“I hope that tonight’s lawful execution brings much-needed peace to all of Stacy’s loved ones, particularly her now-adult children Brittany and Bryan,” she said in a statement.

[Arkansas courts had briefly blocked the use of a lethal injection drug]

The Arkansas Supreme Court rejected stay requests from both men. The 8th Circuit, which had denied an appeal filed by the eight inmates facing execution that challenged the Arkansas method of execution, also denied another challenge Friday that was filed by some of the inmates — including Williams, but not Jones — and focused on the state’s clemency procedures.

The double execution was the country’s first since August 2000. Texas was in the midst of carrying out 40 death sentences that year, the most for any state in a single year since the U.S. Supreme Court reinstated the death penalty in 1976, according to the Washington-based Death Penalty Information Center. (Executions nationwide have fallen since that time, and last year, 20 death sentences were carried out nationwide.)

Before the double execution in 2000, the first inmate’s last words were an admonition against racism targeting black people, according to records kept by Texas corrections officials. He then said, “Let’s do it.” The second inmate apologized to his victim and his family before saying, “I am ready. I love you all.”

[Drug companies take aim at Arkansas executions and demand lethal injection drugs back]

Arkansas is not the first state to plan a double execution since then. Perhaps the most highly publicized botched lethal injection in recent memory occurred the last time a state tried carrying out two executions in one night.

In 2014, Oklahoma authorities attempted to execute Clayton Lockett, a convicted murderer, in the first of two lethal injections planned that night. They bungled the process: Lockett writhed and grimaced on the gurney, prompting the execution to be called off, and he died 43 minutes after it began. (The second execution scheduled for that night was delayed; when it was carried out months later, Oklahoma officials used the wrong lethal injection drug. The state has yet to resume executions.)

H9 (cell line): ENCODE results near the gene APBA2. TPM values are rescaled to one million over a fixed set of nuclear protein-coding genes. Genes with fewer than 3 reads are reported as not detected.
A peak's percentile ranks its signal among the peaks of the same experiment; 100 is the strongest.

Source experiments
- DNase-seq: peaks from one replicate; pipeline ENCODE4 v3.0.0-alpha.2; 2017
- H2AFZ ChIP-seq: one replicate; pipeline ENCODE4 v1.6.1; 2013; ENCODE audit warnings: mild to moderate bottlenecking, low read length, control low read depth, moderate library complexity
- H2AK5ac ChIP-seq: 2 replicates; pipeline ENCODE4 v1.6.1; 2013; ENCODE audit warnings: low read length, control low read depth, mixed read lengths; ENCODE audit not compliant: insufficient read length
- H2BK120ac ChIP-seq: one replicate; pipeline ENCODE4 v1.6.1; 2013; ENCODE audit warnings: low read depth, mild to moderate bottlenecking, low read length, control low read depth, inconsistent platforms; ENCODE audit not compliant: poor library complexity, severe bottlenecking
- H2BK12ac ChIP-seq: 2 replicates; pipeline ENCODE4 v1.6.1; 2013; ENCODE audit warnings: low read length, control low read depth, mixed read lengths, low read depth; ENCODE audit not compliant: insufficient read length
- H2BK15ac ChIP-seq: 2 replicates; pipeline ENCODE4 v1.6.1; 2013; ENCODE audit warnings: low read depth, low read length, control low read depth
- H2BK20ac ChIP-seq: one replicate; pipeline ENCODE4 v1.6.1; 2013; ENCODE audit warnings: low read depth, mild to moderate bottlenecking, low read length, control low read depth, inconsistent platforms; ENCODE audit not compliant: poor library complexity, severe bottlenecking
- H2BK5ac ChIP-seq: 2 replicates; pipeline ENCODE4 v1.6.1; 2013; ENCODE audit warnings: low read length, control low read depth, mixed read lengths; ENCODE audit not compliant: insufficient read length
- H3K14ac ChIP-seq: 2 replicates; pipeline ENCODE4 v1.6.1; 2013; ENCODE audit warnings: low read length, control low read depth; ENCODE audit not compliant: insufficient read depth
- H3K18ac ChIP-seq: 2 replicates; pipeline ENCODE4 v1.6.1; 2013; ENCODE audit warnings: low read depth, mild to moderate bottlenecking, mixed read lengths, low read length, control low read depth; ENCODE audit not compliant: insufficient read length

Officials in Oklahoma later blamed that bungled execution on a misplaced IV. In a state review, officials involved in the process said the back-to-back scheduling added to the stress they felt.

This story, first published at 4:58 p.m. on Monday, has been updated repeatedly with news from Arkansas. 

Further reading:

Executions and death sentences declined last year in the U.S.

After divided Supreme Court allows Alabama execution, inmate heaves and coughs during lethal injection

 The state Supreme Court justice who stepped down to protest the death penalty

Let’s block ads! (Why?)

White House 'confident' of averting shutdown as Trump shows flexibility on wall – Washington Post

By , and ,

The White House sought Monday to calm a jittery Washington ahead of a showdown with Congress over spending, and President Trump softened his demand that a deal to keep the federal government open include money to begin construction on his long-promised border wall.

Despite one-party control at both ends of Pennsylvania Avenue, the brinkmanship that came to define spending battles in the Obama years has tumbled into the Trump era, as have the factional divisions over strategy and priorities that have gripped the GOP for a decade.

But with a Friday deadline looming to pass a new spending bill, the Trump administration projected confidence that a shutdown would be avoided. In the face of fierce Democratic opposition to funding the wall’s construction, White House officials signaled Monday that the president may be open to an agreement that includes money for border security if not specifically for a wall, with an emphasis on technology and border agents rather than a structure.